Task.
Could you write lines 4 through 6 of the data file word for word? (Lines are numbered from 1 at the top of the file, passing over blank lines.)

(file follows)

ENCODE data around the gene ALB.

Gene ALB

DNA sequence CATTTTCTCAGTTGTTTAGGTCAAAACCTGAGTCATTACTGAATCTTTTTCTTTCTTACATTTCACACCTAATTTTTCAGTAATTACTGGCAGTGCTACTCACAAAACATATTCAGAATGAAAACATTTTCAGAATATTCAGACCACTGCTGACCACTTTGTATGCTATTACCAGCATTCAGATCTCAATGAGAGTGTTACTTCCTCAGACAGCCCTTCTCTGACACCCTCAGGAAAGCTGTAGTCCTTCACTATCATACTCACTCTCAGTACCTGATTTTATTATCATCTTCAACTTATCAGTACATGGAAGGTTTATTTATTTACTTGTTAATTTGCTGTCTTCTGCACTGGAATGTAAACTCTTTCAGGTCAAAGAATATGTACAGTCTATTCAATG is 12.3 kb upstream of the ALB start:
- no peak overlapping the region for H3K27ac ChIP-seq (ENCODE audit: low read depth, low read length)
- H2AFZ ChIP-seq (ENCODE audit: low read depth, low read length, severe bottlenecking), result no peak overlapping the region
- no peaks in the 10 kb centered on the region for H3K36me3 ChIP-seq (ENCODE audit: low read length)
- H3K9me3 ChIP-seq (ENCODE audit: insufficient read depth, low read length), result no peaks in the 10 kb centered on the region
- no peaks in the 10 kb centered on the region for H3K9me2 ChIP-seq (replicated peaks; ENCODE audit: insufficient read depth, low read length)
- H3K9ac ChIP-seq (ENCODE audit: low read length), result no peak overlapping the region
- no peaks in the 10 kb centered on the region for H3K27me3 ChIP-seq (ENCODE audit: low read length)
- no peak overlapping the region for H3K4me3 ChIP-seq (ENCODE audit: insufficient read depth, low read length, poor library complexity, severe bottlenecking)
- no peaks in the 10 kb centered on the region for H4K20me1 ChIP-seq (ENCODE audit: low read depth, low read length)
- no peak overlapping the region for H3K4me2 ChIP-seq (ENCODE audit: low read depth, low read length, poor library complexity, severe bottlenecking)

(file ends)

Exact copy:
- no peak overlapping the region for H3K27ac ChIP-seq (ENCODE audit: low read depth, low read length)
- H2AFZ ChIP-seq (ENCODE audit: low read depth, low read length, severe bottlenecking), result no peak overlapping the region
- no peaks in the 10 kb centered on the region for H3K36me3 ChIP-seq (ENCODE audit: low read length)